Legalization of Recreational Marijuana (Cannabis) Use and Road Safety

View through front windscreen of car driving into sunrise

On October 16, 2018, the federal government legalized recreational use of marijuana. While Bill Bill C-45, the Cannabis Act, is a federal law, each province decides how marijuana is sold, used, policed and how abuse of marijuana is punished.

There is much concern within the general public that the legalization of cannabis will lead to an increase in motor vehicle accidents. Many people feel that marijuana use does not affect their ability to drive. This is just wrong. Marijuana use is second only to the use of alcohol as a leading cause of automobile accidents. “Drugged driving” has been found to result in more driving fatalities.

The Canadian Automobile Association (CAA) conducted a study to raise awareness of the dangers of drug impaired driving. It found that 77% of those surveyed were concerned about road safety following the legalization of marijuana. Moreover, 72% perceived that marijuana users drove worse than sober drivers. However, alarmingly, 17% felt that marijuana users preformed the same or even better than sober drivers.

An estimated 1.4 million Ontarians have driven while under the influence of cannabis. Just over one-third of those surveyed have used marijuana before driving in the past three months. This is very concerning as it means there is almost 5,400 drivers on Ontario roads daily under the influence of marijuana. Yet, as of May, only 733 officers had completed specialized training to detect those driving under the inference of marijuana nationwide. At the current rate of training, only 2,000 law enforcement officers will be trained to detect cannabis use in the next 5 years.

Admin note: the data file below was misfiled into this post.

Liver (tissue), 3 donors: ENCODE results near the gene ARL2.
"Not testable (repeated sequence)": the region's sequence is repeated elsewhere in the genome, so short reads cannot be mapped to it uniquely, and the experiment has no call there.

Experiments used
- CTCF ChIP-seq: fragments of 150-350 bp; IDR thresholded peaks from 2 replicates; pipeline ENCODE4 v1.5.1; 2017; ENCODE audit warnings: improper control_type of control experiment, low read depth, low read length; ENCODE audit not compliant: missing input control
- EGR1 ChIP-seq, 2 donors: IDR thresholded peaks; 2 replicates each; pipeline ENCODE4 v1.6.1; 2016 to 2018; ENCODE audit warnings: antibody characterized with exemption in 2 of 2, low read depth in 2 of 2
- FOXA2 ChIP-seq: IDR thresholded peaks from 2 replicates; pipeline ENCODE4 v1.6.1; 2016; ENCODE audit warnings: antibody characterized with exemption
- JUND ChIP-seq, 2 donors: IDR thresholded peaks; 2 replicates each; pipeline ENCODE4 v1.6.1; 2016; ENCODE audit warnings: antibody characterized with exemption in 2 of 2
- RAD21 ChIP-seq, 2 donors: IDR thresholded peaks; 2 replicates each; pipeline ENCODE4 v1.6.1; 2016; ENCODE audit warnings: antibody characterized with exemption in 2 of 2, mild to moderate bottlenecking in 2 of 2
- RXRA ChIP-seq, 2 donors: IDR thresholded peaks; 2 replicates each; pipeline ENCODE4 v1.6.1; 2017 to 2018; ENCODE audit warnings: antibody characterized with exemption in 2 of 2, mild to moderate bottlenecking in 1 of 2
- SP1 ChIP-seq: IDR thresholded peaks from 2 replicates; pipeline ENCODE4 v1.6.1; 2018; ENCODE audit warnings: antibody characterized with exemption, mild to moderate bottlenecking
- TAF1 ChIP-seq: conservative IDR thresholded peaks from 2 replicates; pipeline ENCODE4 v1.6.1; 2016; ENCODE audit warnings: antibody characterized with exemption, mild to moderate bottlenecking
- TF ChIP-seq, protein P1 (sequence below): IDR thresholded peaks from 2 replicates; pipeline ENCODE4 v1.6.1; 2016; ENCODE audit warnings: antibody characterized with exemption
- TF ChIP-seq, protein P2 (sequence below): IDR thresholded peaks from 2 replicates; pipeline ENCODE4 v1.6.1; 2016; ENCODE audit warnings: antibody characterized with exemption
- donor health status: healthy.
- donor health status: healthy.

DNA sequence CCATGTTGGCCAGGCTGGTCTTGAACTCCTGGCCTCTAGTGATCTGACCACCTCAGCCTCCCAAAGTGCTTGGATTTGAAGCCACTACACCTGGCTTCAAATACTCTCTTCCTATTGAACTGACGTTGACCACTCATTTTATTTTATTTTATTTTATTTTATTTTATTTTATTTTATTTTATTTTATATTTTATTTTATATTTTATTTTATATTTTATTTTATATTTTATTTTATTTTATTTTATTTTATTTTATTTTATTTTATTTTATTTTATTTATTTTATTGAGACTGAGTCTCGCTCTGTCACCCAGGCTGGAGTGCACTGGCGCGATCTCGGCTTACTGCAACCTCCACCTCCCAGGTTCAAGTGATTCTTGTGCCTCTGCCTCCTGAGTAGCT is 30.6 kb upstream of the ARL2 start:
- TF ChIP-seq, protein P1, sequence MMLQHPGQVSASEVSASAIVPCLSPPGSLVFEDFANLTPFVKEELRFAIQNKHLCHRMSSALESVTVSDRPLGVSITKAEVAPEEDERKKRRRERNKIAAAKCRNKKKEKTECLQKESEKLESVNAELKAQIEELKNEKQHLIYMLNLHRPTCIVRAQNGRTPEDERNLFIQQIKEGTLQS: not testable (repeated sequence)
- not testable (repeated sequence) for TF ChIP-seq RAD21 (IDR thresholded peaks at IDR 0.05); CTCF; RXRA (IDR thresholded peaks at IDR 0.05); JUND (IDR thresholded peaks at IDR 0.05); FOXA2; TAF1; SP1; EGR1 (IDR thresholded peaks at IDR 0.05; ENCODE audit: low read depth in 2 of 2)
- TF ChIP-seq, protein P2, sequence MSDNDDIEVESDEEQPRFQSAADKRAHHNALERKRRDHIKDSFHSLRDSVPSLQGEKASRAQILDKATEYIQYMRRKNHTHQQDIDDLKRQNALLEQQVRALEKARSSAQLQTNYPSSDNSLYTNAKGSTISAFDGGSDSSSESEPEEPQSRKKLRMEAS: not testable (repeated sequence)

There is no equivalent to the “breathalyzer test” for marijuana use and consumption of marijuana is not necessarily obvious. While there is a noticeable smell when it is smoked, if a vaporizer is used the scent is not nearly as pronounced. THC, the psychoactive component of marijuana, can also be consumed in candy form, baked into cookies or “brownies,” or added to other food. The federal government recently approved a roadside saliva test to detect THC, but its accuracy (and constitutionality) have already been questioned. Its use may open the door to years of court challenges. Marijuana’s effects also vary from person to person. Frequent users of marijuana may develop a tolerance to THC’s effects. Research has clearly demonstrated that people having blood-alcohol concentrations greater than 0.08 percent suffer from impaired judgment, co-ordination and reaction time while driving. Setting an appropriate cut-off point for THC in the blood that links to observable impairment is more contentious. So, how will the abuse of marijuana and the operation of a motor vehicle be discouraged and punished?

The Canadian government is promoting a “Don’t Drive High” campaign aimed at youth. And, the Ontario Government recently toughened its laws with respect to impaired drivers using both alcohol and marijuana. The Province will have a zero-tolerance policy towards novice and commercial drivers who use marijuana, and the penalties for marijuana impaired driving will be the same as for drunk driving.

Nevertheless, now that legalized recreational marijuana is a reality, we in the legal community are paying close attention to how well these regulations, enforcement and penalties work. As personal injury lawyers, we will be especially interested to see if serious accidents mount if marijuana use increases.

For more information, please contact personal injury lawyer Michael J. Henry at 416-361-0889 or

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